January Tonga Volcano Eruption Could Eat Ozone Layer, Warm Earth

Nathaniel Scharping writes via Science Magazine: On January 15, Tonga’s Hunga Tonga-Hunga Ha’apai volcano erupted beneath the sea and shook the South Pacific nation. sending a tsunami Worldwide racing. that explosion most powerful recorded, creating an atmospheric shock wave that circles the Earth four times and sends a column of debris over 50 km into the atmosphere. But it didn’t stop there. Ashes and gases that pierce the sky expelled billions of kilograms of water into the atmosphere, a new study concludes. The water will probably remain there for several years. It could eat up the ozone layer and possibly the warmer Earth..

In total, the smoke poured about 146 billion kilograms of water into the Earth’s stratosphere, a dry layer of the atmosphere that begins several miles above sea level. Geophysical Research Letters Report This Month. This is equivalent to about 58,000 Olympic-sized swimming pools, or about 10% of the total water content of the stratosphere. [study co-author and JPL atmospheric scientist Luis Millan] say Other volcanoes have added measurable amounts of water vapor to the Earth’s atmosphere, but this time on an unprecedented scale. It’s likely due to the size and underwater location of the eruption, he says. The water will probably remain in the stratosphere for 50 years or more, he says.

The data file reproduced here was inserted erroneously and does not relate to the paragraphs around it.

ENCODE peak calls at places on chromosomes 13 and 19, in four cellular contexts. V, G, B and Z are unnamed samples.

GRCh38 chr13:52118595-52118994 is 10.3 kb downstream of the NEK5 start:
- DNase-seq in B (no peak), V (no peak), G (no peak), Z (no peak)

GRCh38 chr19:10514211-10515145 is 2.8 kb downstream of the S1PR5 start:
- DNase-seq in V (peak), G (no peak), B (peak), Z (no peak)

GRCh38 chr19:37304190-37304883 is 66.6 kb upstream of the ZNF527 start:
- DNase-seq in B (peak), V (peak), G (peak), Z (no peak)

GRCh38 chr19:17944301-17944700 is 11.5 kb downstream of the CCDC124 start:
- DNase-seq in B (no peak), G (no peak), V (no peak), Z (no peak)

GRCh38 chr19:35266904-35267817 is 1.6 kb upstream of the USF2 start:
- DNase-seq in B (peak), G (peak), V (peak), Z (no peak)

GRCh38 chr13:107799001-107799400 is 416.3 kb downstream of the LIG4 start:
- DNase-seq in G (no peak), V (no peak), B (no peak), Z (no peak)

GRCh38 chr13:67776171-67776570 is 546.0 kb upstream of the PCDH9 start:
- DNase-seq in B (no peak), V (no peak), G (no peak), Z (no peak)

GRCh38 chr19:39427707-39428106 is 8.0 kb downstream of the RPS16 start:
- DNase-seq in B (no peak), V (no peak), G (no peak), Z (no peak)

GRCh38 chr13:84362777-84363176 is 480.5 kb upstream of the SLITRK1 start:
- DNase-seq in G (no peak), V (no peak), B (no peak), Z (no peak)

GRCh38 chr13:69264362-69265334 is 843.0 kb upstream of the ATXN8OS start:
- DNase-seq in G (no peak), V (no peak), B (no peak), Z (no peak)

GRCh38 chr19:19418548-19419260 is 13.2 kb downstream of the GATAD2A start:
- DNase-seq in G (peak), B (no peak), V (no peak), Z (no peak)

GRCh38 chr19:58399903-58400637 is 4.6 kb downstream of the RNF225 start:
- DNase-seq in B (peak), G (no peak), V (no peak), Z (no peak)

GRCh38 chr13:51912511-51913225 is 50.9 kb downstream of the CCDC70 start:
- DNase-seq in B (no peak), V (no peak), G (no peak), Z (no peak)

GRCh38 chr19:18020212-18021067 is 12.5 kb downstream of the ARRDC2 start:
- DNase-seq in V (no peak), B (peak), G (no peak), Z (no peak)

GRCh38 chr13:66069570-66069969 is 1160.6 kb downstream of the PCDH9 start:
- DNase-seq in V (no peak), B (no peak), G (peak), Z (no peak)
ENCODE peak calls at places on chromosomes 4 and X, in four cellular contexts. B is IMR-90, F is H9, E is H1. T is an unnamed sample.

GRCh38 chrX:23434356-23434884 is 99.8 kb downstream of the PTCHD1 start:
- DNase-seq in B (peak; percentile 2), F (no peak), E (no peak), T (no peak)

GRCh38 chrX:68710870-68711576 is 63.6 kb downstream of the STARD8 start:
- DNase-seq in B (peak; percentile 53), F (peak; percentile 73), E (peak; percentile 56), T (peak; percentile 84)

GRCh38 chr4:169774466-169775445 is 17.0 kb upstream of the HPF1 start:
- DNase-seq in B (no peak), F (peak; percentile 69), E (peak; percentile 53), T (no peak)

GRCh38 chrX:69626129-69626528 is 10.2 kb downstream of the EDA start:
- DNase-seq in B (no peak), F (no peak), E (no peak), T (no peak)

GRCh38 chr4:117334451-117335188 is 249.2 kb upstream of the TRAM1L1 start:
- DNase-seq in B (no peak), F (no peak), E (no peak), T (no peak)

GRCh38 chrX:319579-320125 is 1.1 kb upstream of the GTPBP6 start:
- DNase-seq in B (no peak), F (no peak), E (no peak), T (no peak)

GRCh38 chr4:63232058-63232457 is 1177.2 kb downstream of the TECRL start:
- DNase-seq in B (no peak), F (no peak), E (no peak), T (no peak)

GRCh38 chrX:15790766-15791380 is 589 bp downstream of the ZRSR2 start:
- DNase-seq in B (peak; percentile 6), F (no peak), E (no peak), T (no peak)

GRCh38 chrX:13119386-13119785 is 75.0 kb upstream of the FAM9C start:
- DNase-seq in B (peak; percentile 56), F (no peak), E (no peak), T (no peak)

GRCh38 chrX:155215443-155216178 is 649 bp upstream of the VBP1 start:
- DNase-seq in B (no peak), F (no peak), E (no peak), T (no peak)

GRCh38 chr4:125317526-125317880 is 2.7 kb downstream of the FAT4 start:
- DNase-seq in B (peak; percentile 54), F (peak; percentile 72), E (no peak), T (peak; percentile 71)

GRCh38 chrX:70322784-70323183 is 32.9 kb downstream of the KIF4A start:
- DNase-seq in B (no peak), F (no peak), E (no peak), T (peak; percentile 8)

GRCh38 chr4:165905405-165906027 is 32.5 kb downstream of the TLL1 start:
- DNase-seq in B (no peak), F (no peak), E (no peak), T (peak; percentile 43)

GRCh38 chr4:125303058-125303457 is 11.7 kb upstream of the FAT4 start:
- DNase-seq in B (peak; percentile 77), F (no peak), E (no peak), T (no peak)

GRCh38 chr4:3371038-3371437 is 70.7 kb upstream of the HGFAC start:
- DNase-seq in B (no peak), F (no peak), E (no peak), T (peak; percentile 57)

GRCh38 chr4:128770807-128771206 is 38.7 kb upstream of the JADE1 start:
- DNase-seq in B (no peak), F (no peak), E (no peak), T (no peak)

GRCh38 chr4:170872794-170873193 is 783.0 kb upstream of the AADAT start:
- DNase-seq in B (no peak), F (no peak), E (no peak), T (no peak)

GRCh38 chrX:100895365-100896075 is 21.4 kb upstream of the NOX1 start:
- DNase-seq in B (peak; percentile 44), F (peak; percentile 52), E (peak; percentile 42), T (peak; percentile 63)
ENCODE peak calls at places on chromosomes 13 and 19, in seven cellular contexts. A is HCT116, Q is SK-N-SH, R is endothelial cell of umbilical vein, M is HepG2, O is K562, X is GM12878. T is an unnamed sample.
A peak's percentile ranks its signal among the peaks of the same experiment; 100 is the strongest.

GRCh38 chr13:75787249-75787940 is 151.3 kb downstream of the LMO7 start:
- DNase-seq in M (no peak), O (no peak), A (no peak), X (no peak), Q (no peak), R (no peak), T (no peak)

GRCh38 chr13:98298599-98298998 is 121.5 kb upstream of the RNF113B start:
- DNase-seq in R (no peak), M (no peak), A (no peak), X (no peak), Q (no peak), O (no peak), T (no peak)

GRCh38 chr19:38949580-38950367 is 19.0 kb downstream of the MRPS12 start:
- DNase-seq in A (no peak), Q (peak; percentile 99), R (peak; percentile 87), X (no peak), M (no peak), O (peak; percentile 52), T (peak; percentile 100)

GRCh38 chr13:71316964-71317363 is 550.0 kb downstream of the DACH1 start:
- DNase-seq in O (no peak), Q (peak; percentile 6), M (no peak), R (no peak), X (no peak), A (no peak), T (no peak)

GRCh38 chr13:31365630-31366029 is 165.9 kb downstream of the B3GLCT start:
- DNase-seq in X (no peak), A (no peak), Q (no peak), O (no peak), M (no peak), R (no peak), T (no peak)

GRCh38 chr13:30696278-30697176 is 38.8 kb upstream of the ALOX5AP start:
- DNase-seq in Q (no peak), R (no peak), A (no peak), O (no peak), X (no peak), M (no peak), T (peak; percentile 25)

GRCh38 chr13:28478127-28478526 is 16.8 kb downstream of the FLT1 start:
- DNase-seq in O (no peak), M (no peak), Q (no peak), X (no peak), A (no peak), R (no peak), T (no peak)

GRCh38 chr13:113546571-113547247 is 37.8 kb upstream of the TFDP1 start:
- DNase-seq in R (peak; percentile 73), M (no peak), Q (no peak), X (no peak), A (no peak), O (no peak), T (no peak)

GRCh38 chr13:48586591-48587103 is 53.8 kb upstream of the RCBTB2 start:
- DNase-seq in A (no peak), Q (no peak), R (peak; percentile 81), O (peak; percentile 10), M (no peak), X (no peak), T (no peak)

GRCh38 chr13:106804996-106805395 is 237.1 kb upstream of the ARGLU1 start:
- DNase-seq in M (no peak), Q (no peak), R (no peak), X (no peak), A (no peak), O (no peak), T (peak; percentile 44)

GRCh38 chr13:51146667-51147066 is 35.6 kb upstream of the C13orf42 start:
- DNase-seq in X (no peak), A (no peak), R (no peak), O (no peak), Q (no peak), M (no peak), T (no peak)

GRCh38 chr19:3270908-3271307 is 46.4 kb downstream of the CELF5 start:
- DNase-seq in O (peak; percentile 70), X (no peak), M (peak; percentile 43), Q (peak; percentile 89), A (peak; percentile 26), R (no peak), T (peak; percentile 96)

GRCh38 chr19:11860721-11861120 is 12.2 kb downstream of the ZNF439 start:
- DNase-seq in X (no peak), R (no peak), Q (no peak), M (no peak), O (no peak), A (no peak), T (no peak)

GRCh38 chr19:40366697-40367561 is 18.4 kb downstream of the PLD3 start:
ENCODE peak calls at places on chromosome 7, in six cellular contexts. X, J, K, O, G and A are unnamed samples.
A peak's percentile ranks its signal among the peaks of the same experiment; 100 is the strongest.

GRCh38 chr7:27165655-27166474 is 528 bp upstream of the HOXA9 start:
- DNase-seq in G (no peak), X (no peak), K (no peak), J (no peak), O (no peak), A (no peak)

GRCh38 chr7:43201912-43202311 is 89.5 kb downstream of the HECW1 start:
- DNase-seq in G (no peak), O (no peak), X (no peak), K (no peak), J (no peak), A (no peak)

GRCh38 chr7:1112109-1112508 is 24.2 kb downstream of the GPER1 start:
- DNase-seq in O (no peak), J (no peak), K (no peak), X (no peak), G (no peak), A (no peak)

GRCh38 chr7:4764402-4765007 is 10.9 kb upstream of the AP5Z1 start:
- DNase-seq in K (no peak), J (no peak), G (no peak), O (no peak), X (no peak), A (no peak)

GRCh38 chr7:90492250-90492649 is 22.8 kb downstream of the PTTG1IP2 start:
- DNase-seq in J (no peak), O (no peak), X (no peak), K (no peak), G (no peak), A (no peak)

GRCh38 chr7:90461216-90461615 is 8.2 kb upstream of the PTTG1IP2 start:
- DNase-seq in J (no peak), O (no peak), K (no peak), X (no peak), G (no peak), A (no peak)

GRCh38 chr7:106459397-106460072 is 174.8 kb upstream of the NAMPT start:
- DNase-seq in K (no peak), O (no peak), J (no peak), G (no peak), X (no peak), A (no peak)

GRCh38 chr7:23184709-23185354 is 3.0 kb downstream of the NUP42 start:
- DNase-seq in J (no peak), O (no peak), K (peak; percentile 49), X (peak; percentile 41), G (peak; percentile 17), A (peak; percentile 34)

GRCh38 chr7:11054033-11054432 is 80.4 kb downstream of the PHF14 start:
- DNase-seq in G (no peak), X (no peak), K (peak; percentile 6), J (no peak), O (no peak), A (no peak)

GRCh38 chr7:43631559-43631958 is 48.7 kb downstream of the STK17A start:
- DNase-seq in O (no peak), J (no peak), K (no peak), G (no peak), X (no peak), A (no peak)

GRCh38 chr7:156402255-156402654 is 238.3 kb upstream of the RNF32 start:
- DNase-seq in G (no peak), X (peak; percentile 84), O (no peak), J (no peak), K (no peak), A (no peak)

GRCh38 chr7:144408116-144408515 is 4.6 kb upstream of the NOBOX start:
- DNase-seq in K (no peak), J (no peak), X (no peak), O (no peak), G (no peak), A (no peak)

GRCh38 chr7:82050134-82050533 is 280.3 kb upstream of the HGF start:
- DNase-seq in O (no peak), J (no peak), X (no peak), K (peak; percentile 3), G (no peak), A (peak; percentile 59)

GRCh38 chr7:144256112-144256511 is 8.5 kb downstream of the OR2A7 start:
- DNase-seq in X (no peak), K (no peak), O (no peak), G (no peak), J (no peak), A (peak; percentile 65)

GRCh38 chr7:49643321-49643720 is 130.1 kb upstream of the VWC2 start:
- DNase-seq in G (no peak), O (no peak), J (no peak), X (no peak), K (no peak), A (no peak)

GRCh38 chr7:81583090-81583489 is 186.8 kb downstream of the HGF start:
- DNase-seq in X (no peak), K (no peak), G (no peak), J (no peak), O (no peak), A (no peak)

Large volcanic eruptions often cool the climate. The reason is that the sulfur dioxide they emit forms a compound that reflects incoming sunlight. But with so much water vapor rising into the sky, the Tonga eruption could have other effects. Water absorbs energy from the sun, making it a powerful greenhouse gas. And while sulfur dioxide dissipates in just a few years, water will likely remain for at least five years, and potentially longer, Millan thinks. It could make the planet warmer for years and accelerate warming from greenhouse gases. [says Matthew Toohey, a physicist who focuses on climate modeling and the effects of volcanic eruptions at the University of Saskatchewan and was not involved with the work]. “We’re going to go ahead a few years or so.” However, it will take time to understand the real impact on climate. […]. High above Earth, water has the potential to react with other chemicals, potentially breaking down the ozone layer that protects us from UV rays and altering the circulation of air currents that govern weather patterns.

January Tonga Volcano Eruption Could Eat Ozone Layer, Warm Earth

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